On October 20, 2016, the Department of Justice (DOJ) and Federal Trade Commission (FTC) released “Antitrust Guidance for Human Resource Professionals” (Guidance), along with a two-page document titled “Antitrust Red Flags for Employment Practices” that lists a number of types of business conduct that involve a risk of violating the antitrust laws. The Guidance does not break new legal ground, but specifies existing areas of concern and clearly identifies future enforcement priorities in hiring practices and the exchange of employment information between competitors. The Guidance document also contains useful, plain-English hypothetical questions and answers that explain how the Guidance applies to specific workplace occurrences and situations.
The Guidance states that “an agreement among competing employers to limit or fix the terms of employment for potential hires may violate the antitrust laws if the agreement constrains individual firm decision making with regard to wages, salaries, or benefits; terms of employment; or even job opportunities.” Noting that “it is unlawful for competitors to expressly or implicitly agree not to compete with one another, even if they are motivated by a desire to reduce costs,” the Guidance advises that employers and employees “should take care not to communicate the company’s policies to other companies competing to hire the same types of employees, nor ask another company to go along.”
Most notably, the Guidance bluntly states that an individual “likely is breaking the antitrust laws” if he or she agrees with individuals at another company about employee salaries or other terms of compensation; or agrees with individuals at another company to refuse to solicit or hire that other company’s employees. The Guidance asserts that “naked wage-fixing or no-poaching agreements among employers … are per se illegal under the antitrust laws.” The DOJ has prosecuted several such alleged agreements between large technology companies in recent years, and the Guidance announces that “going forward, the DOJ intends to proceed criminally against naked wage-fixing or no-poaching agreements,” with action taken against the companies themselves and the culpable individual participants in the agreement.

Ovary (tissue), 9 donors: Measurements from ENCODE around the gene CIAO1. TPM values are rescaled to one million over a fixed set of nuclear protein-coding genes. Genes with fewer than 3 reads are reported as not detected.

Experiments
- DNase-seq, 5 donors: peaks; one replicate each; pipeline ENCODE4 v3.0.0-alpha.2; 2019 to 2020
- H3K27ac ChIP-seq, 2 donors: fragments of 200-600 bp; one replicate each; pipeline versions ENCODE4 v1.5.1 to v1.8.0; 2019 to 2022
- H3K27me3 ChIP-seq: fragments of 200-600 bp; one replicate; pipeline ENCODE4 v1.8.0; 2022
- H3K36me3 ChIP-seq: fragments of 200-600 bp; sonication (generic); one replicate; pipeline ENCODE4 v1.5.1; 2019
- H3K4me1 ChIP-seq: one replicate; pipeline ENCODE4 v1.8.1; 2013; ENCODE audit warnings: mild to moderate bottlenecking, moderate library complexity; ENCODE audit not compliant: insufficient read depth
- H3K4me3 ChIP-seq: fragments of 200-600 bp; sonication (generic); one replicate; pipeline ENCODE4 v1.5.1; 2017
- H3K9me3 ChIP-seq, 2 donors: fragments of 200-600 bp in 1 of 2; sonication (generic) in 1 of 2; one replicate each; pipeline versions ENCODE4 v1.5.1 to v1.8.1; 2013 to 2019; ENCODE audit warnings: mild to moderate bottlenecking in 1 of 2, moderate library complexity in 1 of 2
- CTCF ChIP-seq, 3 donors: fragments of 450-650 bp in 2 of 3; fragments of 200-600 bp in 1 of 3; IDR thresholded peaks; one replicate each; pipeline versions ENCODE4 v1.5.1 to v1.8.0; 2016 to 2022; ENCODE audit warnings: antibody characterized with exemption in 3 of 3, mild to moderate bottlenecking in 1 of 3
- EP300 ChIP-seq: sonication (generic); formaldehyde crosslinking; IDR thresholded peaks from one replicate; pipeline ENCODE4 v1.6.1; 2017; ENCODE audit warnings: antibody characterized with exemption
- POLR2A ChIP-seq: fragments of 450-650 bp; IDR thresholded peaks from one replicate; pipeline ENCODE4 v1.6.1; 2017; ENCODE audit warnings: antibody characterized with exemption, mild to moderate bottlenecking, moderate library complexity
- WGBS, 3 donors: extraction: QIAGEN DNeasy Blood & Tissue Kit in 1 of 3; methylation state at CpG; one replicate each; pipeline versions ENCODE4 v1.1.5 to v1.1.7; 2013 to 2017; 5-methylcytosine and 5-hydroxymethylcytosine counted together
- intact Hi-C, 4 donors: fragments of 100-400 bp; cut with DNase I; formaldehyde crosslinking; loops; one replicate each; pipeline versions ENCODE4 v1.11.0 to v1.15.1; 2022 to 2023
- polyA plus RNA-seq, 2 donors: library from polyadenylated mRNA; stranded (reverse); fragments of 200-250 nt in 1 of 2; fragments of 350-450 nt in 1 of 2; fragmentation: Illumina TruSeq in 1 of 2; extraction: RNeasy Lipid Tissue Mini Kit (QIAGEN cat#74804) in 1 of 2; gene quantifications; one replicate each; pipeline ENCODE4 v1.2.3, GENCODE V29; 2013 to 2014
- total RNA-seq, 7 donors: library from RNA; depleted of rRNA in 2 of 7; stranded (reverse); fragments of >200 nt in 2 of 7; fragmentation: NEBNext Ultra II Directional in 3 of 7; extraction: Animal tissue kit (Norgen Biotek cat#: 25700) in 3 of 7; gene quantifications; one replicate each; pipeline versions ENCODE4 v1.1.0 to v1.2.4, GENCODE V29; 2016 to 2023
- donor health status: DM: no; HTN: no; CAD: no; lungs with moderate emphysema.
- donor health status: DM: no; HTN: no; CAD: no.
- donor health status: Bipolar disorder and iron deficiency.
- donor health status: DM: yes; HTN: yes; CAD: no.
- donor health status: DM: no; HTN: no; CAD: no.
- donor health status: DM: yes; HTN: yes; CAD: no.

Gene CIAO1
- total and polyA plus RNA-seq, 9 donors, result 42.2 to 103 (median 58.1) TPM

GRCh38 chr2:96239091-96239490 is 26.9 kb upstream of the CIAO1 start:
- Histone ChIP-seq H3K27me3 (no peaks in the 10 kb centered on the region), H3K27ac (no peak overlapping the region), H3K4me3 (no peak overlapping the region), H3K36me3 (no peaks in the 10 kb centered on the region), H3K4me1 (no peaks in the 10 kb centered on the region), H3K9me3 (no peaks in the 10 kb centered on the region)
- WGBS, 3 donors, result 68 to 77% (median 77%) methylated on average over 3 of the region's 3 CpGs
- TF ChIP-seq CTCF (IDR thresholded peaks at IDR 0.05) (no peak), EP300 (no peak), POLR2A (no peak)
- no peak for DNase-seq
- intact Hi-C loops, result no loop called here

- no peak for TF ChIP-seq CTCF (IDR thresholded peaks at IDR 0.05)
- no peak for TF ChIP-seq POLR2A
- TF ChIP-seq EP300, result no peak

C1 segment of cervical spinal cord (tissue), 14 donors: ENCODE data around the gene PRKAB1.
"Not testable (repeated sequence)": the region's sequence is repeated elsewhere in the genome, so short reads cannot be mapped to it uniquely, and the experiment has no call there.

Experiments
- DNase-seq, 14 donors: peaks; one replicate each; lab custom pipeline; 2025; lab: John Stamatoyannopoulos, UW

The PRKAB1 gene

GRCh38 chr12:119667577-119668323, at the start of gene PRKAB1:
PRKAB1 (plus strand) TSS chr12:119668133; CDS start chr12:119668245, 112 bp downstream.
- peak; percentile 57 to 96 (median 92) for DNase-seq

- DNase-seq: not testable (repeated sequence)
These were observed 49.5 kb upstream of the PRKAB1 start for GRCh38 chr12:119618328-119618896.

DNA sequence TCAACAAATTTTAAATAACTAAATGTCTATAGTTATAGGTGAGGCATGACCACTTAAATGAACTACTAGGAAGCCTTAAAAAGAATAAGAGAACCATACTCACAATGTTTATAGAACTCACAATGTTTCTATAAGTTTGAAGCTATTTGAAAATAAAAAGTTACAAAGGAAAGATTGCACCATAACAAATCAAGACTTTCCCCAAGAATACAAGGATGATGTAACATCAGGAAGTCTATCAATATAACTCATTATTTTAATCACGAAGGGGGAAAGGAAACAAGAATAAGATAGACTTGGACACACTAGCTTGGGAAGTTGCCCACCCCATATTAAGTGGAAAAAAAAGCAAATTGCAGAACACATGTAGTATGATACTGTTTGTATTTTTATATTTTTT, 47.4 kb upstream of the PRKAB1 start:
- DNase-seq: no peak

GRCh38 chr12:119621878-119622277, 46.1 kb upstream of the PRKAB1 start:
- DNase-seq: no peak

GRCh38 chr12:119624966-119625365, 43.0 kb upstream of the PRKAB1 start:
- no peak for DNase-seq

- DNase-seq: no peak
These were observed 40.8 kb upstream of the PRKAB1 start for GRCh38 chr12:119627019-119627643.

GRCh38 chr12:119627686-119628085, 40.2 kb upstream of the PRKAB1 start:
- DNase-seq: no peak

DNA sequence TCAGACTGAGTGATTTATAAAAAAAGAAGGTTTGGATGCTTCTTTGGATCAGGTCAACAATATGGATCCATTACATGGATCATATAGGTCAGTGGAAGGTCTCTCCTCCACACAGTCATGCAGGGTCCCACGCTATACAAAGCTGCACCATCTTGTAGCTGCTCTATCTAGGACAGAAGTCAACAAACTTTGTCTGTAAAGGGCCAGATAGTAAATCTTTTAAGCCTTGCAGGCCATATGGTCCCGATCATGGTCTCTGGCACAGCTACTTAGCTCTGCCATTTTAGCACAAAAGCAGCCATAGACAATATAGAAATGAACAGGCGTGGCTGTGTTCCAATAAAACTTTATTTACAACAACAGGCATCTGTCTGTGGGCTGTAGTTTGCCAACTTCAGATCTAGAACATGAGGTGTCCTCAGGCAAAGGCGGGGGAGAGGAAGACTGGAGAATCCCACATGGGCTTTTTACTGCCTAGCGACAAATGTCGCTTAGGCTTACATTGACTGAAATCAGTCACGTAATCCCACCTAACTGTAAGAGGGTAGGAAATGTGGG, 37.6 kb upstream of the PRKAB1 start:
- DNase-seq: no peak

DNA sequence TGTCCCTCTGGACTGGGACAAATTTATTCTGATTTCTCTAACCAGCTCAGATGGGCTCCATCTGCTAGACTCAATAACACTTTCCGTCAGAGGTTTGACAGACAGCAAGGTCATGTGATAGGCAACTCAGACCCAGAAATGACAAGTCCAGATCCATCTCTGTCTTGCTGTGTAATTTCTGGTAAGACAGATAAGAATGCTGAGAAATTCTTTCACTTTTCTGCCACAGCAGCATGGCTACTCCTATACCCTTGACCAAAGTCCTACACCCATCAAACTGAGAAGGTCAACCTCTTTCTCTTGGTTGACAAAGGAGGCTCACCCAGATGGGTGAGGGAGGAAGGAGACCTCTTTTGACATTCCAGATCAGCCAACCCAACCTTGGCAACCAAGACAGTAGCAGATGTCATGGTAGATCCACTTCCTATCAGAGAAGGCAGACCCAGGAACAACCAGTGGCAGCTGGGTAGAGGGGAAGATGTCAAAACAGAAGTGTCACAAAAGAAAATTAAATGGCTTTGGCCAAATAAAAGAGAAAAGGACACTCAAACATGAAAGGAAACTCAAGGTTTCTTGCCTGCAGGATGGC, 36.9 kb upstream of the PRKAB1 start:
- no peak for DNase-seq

Government Position on Information Sharing
Unlike the agreements with competitors described above, information exchanges are not “per se” illegal. According to the Guidance, sharing information with competitors about terms and conditions of employment, which includes compensation and benefits for employees, can run afoul of antitrust laws where the disclosure is likely to have an anticompetitive effect. In other words, an information exchange may have pro-competitive justifications that must be balanced against the exchange’s potentially anticompetitive impact. The Guidance states that exchanges “may be subject to civil antitrust liability when they have, or are likely to have, an anticompetitive effect.” As a specific warning, the Guidance states that the exchange of current wage information in an industry with few employers can lead to an antitrust violation where it decreases employee compensation. The FTC and DOJ have paid particular attention to exchanges of wage and employment information in the health care sector, and “Statements of Antitrust Policy in Health Care,” released in 1996, contains additional guidance about wage and employment information exchanges.